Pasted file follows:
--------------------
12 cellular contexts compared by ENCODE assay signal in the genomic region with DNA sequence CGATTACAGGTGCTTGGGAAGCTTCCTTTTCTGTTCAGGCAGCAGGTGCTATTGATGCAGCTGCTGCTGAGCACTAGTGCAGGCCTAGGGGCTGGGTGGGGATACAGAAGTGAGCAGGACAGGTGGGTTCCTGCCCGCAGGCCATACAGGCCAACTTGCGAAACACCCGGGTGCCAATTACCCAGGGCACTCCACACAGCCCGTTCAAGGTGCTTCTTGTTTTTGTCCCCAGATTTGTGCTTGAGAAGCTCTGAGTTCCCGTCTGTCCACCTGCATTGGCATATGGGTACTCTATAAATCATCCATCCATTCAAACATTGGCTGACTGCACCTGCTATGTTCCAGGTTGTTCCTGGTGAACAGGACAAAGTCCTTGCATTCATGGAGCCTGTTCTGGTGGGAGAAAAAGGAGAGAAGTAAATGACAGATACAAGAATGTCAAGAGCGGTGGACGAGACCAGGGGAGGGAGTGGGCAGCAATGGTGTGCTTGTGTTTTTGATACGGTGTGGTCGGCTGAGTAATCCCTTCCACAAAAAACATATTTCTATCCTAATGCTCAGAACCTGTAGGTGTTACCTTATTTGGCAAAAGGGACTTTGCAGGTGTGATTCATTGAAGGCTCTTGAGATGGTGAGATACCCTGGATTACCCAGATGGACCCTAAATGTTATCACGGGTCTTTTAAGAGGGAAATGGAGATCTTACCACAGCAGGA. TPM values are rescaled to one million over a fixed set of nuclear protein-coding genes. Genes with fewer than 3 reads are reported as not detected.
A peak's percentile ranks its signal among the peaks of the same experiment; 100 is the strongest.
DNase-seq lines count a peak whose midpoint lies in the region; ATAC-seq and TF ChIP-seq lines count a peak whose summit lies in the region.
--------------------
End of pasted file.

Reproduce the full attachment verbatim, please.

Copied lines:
12 cellular contexts compared by ENCODE assay signal in the genomic region with DNA sequence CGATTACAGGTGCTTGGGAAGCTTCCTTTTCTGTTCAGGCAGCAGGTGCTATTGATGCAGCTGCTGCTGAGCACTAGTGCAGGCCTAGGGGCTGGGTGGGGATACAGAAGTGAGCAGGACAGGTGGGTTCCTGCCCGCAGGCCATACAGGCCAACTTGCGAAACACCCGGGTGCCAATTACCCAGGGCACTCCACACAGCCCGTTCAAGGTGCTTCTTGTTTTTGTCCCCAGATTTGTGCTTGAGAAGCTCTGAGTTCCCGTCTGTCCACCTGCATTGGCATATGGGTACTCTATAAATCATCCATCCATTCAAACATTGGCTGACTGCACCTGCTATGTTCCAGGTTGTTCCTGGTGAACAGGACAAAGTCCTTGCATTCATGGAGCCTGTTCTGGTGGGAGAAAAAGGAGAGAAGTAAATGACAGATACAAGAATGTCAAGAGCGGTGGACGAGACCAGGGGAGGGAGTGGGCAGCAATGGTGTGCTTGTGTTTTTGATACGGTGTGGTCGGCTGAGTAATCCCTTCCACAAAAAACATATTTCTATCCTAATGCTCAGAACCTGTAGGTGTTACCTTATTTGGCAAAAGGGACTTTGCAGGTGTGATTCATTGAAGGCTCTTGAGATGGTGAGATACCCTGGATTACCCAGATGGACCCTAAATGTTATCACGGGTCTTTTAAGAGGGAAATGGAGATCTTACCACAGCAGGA. TPM values are rescaled to one million over a fixed set of nuclear protein-coding genes. Genes with fewer than 3 reads are reported as not detected.
A peak's percentile ranks its signal among the peaks of the same experiment; 100 is the strongest.
DNase-seq lines count a peak whose midpoint lies in the region; ATAC-seq and TF ChIP-seq lines count a peak whose summit lies in the region.